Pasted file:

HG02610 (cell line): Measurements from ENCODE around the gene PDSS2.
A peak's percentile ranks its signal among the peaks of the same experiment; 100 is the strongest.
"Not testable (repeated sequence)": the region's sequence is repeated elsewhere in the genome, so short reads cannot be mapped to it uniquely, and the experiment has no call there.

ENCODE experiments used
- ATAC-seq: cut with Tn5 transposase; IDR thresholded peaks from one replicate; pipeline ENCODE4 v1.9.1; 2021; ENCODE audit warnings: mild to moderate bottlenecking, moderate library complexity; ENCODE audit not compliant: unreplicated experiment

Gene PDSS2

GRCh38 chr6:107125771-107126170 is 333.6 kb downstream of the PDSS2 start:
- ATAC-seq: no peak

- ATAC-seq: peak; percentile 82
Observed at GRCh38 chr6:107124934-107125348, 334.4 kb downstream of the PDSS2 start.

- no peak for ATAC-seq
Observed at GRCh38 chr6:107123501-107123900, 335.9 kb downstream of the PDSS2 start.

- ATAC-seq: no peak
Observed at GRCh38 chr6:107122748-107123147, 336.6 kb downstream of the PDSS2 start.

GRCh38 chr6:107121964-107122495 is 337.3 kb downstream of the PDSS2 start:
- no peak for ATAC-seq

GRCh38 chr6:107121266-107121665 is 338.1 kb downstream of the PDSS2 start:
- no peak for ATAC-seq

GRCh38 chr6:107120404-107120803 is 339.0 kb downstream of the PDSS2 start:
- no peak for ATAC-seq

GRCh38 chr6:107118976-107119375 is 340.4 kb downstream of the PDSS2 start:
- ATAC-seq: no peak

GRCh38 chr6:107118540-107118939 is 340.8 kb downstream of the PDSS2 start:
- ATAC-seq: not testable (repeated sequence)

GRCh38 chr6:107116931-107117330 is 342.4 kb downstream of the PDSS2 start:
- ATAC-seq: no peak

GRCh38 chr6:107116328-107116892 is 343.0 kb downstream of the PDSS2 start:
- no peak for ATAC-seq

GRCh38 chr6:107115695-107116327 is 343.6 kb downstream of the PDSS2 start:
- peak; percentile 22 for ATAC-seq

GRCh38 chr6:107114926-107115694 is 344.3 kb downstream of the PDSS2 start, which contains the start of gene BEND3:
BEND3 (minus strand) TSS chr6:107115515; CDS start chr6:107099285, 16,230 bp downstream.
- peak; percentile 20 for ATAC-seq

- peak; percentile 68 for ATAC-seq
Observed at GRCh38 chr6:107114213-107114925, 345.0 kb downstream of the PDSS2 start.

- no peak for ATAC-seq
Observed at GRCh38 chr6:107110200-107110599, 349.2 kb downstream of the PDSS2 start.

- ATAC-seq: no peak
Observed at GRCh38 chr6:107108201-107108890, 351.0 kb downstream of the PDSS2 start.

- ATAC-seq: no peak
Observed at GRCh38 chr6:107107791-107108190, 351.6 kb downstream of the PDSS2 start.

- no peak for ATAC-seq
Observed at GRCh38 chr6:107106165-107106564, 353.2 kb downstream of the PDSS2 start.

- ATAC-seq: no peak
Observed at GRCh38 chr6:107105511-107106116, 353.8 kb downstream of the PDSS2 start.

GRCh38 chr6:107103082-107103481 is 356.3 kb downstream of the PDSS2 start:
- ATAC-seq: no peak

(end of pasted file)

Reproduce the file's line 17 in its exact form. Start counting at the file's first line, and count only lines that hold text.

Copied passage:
GRCh38 chr6:107121266-107121665 is 338.1 kb downstream of the PDSS2 start: